The chipmaker has forecast another strong performance in its ongoing first quarter. It anticipates a 233% year-on-year surge in sales.

HSBC has adjusted the price target on Nvidia shares, increasing it to $835 from the previous target of $800. The share price is currently around 725p. The bank sustained its “buy” rating for the stock.

Away from sales and share prices, cash flow is another impressive metric that Nvidia possesses.

North explains: “Nvidia's asset-light model has contributed to an impressive free cash flow of $17 billion over the last four quarters, surpassing its semiconductor rival Advanced Micro Devices (AMD), which reported a free cash flow of $1 billion.”

Looking at the GPU market more widely, Nvidia holds approximately 80% of the global market share in GPU semiconductor chips.

“Right now, people are believing the hype and the numbers are backing it all up,” says North.

Should you invest? 

But when there’s this much hype, could there be a bubble developing?

The ever-rising technology stocks - as seen in Apple, Alphabet, Amazon, Meta, Microsoft, Nvidia and Tesla, dubbed “the magnificent seven” - have led some critics to make the comparison between today’s AI-fuelled boom and the dotcom era. 

However, others think the theme has further to run, and investors could make money by buying Nvidia shares - or a fund or investment trust that holds the shares. But, timing is key, and investors should beware of volatility, and be careful not to over-allocate. 

North comments: “Since forming a bottom in the market back in October 2022, Nvidia shares have risen nearly 600%. However, it hasn’t always been plain sailing. From November 2021 to the low we saw in October the following year, shares dropped by nearly 70%.”

According to Hunter, the shares could be vulnerable to disappointment as expectations have increased so much. Other potential concerns include the “heightened geopolitical tensions between the US and China, with each seemingly reluctant to sell their advanced technology products to each other, potentially reducing Nvidia sales. In addition, the concerns of many governments regarding AI and its impact on human society warrant deep consideration".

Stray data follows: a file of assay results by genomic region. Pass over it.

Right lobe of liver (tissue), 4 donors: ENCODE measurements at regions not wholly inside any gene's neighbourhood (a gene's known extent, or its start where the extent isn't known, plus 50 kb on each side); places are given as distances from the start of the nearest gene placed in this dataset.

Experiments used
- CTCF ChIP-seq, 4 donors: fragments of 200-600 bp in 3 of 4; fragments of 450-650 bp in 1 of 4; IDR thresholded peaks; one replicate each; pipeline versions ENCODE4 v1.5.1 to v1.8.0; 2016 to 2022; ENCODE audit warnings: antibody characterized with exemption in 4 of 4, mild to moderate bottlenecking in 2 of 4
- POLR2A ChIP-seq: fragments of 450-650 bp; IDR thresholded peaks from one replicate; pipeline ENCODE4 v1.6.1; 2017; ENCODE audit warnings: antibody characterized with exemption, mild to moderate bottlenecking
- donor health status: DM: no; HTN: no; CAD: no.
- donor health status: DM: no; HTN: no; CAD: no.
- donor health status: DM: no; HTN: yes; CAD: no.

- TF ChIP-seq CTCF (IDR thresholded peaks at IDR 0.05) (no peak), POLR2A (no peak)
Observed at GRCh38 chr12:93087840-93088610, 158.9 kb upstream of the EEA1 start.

North says that investors wanting to buy Nvidia should look for a dip in the share price as this could be an advantageous moment to buy in. 

He adds: “The company's commitment to research and development, coupled with its strong financial position and comparatively low valuation, at 33x forward earnings estimates, suggests there might still be room for growth. As the AI market continues to expand, Nvidia's leadership position and strategic investments make it a stock worth considering, especially if the market provides an entry point at a more favourable price.”

You may find you already own Nvidia via other funds or investment trusts that you invest in. Many US-focused or tech-focused ones will hold the stock. For example, Scottish Mortgage owns Nvidia shares, as do Baillie Gifford American, Allianz Technology Trust, Martin Currie Global Unconstrained, Blue Whale Growth fund, Polar Capital Technology, Sanlam Global Artificial Intelligence, Brown Advisory US Sustainable Growth Fund and GQG Partners Global Equity Fund, to name just a few.

So check if you already own the chipmaker in your investment portfolio to avoid over-allocating and holding too much of the company.

Hunter suggests that more cautious investors who might like some exposure to AI could buy a specialist technology investment trust that spreads the risk across many holdings, “or even a technology tracker which does much the same but on a passive basis”.

Ruth Emery

Ruth is passionate about helping people feel more confident about their finances. She was previously editor of Times Money Mentor, and prior to that was deputy Money editor at The Sunday Times. 

A multi-award winning journalist, Ruth started her career on a pensions magazine at the FT Group, and has also worked at Money Observer and Money Advice Service. 

Outside of work, she is a mum to two young children, a magistrate and an NHS volunteer.